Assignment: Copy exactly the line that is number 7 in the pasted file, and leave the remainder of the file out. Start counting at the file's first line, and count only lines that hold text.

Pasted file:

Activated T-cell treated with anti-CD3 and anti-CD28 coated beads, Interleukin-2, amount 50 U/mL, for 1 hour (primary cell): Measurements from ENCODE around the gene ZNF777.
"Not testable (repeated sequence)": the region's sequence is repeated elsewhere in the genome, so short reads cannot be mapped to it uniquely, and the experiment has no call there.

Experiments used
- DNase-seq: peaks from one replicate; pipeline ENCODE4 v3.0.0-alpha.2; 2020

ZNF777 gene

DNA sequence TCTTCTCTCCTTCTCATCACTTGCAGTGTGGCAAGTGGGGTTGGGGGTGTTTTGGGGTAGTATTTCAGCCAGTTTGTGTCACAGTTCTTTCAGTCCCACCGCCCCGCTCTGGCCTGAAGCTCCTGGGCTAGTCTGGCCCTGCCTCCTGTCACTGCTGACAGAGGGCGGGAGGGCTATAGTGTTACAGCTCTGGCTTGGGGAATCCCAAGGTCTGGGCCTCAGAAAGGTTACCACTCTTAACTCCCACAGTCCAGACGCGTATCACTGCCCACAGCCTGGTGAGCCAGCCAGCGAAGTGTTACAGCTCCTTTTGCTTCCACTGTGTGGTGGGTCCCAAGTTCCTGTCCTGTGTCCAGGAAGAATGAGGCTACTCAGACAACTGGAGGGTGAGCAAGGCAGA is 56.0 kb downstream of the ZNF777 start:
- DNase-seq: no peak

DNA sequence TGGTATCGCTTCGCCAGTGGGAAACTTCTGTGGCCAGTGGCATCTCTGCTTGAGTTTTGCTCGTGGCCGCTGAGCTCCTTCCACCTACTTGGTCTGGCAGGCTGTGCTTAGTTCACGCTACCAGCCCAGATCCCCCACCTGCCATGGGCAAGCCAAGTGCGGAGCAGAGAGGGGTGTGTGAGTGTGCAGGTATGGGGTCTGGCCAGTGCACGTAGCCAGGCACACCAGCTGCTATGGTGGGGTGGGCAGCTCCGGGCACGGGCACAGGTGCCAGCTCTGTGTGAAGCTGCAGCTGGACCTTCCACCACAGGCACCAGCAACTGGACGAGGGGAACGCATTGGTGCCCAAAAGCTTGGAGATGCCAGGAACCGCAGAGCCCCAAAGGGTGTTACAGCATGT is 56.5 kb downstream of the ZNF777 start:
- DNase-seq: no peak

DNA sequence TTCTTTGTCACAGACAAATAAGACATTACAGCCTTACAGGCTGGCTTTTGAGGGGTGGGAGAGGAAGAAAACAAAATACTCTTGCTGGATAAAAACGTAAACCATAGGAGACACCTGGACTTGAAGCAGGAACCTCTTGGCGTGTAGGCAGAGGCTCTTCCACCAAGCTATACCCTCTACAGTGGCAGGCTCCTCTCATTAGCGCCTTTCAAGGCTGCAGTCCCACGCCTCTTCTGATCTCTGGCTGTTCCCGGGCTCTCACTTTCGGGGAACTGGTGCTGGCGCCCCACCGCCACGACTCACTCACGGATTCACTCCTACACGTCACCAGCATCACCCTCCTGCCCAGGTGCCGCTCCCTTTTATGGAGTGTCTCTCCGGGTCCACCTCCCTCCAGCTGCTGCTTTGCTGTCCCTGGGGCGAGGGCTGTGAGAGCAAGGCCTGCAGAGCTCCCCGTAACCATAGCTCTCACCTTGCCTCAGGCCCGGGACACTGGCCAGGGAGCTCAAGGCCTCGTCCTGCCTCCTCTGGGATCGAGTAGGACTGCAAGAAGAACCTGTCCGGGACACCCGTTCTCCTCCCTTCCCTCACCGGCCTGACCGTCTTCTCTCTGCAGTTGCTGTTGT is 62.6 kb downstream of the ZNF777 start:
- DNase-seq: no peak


- DNase-seq: no peak